IBED – University of Amsterdam
Involved Scientists: Matteo Bravo
As observed in the rest of the world, coral reefs in the Colombian Caribbean are severely threatened by increasingly acute and chronic natural disturbances, and a wide range of anthropogenic stressors. One of the main actors is ocean acidification (OA). OA is mainly caused by increased dissolved carbon dioxide (CO2) levels in the ocean due to rising atmospheric CO2, making the ocean more acidic. Some biogeographical regions or parts of the ocean are naturally more acidic than others (e.g., deep-sea hydrothermal vents) and OA has already occurred in the past to some degree. However, this phenomenon is happening faster now than in the last 20 million years.
The experimental setup consisted in deploying the AquapHOx® Logger in underwater coral nurseries (Fig. 1) in three different locations in Colombia. The areas chosen (Santa Marta, Islas del Rosario, and Providencia) to test pH levels are located in three environmentally different areas in Caribbean Colombia. Environmental variables included cold-water upwellings, different nutrient concentrations, variable levels of turbidity and sedimentation. Coral nurseries were populated with five different coral species (Acropora cervicornis, Acropora palmata, Montastrea cavernosa, Colpophyllia natans and Pseudodiploria strigosa). The choice of the species is dictated by their importance in building the 3D structure of coral reefs, especially A. cervicornis and A. palmata which are also listed as Critically Endangered on the IUCN Red List (2008).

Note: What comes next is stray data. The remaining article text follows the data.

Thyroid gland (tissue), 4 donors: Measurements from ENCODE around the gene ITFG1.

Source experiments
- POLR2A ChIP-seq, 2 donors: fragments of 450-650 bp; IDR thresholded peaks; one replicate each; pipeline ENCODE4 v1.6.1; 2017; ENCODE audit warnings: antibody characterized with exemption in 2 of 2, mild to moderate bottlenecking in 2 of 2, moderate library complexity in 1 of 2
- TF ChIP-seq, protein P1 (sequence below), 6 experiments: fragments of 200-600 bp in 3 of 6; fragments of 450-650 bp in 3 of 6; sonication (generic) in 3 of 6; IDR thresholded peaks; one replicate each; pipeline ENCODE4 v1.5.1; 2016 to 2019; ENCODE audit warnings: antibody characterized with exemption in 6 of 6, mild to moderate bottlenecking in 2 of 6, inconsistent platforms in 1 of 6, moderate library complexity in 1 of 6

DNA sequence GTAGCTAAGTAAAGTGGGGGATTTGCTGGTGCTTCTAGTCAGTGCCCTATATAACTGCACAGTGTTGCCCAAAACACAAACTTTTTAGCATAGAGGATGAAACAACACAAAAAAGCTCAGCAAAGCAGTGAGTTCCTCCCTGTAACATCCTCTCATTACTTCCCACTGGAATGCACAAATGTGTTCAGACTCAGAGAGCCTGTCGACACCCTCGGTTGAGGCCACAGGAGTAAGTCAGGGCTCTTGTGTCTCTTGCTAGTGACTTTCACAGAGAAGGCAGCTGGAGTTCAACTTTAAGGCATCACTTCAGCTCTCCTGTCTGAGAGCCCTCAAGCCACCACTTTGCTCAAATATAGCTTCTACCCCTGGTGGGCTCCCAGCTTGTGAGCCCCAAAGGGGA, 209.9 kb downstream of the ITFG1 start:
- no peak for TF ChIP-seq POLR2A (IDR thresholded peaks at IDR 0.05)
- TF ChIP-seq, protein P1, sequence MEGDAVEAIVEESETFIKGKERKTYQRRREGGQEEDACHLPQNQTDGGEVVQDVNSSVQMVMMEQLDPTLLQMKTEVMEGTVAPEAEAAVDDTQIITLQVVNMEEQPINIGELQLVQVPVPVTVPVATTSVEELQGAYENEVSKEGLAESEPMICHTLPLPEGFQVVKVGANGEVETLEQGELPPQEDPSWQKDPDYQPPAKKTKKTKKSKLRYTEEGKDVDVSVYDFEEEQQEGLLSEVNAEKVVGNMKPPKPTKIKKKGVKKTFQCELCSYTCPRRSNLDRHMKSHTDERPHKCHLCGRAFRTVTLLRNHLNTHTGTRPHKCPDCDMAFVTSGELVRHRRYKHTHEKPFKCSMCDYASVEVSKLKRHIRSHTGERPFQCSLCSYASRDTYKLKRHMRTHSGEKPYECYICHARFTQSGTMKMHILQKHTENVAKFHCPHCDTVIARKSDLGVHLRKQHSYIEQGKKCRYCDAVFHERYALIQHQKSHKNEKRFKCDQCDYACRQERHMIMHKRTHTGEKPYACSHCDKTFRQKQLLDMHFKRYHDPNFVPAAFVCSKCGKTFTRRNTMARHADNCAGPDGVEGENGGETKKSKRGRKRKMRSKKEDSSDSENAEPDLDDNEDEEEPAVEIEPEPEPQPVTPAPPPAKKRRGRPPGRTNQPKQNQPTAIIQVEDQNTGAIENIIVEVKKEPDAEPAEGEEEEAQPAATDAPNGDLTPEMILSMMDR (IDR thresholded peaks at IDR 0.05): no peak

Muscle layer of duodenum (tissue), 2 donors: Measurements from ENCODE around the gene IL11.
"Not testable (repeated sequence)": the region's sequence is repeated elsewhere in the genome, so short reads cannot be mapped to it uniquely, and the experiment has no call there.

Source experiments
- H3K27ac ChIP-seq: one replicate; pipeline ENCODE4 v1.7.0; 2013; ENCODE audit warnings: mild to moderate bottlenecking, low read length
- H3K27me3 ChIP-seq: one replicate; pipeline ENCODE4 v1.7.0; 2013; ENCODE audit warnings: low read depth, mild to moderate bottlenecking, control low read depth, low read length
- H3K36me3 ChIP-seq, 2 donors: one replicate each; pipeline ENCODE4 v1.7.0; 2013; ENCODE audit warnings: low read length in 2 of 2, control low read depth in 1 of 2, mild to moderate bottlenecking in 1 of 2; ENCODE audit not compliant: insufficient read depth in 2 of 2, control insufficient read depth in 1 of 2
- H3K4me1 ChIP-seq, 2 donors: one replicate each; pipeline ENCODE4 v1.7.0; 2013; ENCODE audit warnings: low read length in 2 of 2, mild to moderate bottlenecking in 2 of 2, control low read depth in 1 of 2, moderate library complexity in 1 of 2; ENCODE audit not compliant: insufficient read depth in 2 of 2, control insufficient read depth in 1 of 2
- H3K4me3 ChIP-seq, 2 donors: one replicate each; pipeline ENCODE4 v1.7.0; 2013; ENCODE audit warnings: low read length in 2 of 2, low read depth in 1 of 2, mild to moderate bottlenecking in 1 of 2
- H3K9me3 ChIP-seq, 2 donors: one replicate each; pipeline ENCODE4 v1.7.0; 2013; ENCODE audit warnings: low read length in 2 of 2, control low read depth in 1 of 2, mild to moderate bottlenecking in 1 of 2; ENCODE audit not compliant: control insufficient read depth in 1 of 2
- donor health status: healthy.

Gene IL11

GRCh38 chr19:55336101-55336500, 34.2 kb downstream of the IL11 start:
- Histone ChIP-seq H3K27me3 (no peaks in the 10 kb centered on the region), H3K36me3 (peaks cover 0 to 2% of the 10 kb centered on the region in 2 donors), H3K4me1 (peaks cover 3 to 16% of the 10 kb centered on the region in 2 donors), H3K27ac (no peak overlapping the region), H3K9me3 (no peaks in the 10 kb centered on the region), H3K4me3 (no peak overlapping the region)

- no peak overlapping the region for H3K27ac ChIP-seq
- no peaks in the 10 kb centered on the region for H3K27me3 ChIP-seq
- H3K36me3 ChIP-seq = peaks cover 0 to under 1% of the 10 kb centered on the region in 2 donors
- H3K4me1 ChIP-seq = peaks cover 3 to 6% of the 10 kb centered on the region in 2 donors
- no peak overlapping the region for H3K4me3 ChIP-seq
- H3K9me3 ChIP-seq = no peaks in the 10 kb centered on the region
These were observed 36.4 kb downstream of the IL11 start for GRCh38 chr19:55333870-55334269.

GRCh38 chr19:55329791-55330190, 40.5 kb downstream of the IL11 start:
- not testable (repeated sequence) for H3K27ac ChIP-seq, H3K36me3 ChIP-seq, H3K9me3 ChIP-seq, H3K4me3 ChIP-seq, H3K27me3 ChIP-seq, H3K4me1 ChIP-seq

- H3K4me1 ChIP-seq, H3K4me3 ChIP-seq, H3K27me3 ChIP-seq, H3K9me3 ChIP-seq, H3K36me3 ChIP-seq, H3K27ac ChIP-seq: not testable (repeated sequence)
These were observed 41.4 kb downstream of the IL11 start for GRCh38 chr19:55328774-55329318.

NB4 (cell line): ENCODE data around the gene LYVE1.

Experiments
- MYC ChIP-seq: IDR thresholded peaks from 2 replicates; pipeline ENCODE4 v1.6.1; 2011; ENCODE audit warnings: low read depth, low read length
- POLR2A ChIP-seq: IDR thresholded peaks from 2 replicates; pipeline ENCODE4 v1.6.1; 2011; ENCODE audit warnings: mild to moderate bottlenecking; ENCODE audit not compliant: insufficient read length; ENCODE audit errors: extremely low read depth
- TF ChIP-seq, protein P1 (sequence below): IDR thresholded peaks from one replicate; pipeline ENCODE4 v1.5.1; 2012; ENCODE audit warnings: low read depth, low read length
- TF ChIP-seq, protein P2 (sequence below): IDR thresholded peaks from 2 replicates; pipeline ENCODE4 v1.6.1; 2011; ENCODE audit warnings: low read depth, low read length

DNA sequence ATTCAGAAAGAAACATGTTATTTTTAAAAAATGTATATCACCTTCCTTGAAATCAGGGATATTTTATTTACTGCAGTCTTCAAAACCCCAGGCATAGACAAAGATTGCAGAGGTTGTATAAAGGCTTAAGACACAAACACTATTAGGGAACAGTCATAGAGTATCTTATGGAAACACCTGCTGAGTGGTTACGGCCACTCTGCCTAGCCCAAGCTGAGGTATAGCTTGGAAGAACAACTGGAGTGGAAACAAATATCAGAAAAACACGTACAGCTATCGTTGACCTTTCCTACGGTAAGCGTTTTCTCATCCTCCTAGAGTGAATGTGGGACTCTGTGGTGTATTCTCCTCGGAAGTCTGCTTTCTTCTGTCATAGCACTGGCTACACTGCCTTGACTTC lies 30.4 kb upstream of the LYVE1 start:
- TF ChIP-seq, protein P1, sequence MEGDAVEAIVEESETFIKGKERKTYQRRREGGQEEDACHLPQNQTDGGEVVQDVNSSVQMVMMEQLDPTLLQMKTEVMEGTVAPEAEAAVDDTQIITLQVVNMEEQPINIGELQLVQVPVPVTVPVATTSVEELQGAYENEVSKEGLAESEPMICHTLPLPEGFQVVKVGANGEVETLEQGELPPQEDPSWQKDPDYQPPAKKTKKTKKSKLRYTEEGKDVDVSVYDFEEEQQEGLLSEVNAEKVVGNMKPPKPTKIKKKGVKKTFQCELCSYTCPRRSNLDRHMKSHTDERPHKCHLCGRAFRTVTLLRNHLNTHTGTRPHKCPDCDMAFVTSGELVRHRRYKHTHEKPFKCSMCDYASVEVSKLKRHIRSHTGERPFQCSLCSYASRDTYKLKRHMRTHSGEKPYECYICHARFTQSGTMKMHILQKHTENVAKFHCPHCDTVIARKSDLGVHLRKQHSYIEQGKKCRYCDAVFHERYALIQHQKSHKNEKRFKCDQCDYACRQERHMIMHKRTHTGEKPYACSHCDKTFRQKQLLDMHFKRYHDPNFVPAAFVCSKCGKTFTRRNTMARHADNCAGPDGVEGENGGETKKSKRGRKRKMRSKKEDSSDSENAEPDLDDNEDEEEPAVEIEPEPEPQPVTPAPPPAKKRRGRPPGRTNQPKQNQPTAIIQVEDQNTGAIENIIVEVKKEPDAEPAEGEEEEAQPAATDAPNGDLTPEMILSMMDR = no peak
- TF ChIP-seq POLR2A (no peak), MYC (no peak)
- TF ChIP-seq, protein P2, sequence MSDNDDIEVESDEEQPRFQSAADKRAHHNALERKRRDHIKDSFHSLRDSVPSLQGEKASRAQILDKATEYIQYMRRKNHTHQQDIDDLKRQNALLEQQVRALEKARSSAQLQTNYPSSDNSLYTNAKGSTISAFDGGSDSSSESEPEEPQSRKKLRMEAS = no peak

Today, the ocean’s average pH is around 8.1. It has already decreased by 0.1 since the beginning of the Industrial Revolution and is projected to drop further by 0.3/0.4 by the end of the century if CO2 emissions are not reduced. The biological impacts of this increased acidification will drastically affect many marine organisms including corals, reducing their ability to produce their skeletons, recovering from disturbances, compromising fertilization and affecting larval settlement.
The data retrieved from the AquapHOx® Logger showed interesting outcomes, highlighting the differences between the three areas: Providencia with its ocean settings, the archipelago of Islas del Rosario close to the coast and affected by the runoffs or river Magdalena and the Inca Inca Bay in Santa Marta, with pure coastal settings. The outcomes clearly highlight the existence of some trends in Santa Marta and Providencia, while for Islas del Rosario more data is definitely needed to establish the possible existence of a pattern. The similar trends from Santa Marta and Providencia could be because of underwater currents (e.g., the Caribbean Current) which provide significant and constant water flow. The possible explanation for the irregular pattern in Islas del Rosario could be because of the different sediment/nutrient load produced by the discharges of the river Magdalena which flows south-westward. Additionally, the experiment took place during the rainy season (April – November), which could lead to an increase in the carrying capacity of the river.
Lastly, with these new insights, we are just scratching the surface, underlining how important should be to monitor the pH levels constantly due to the frequency with which they change and how these rapid changes could potentially affect coral growth rates.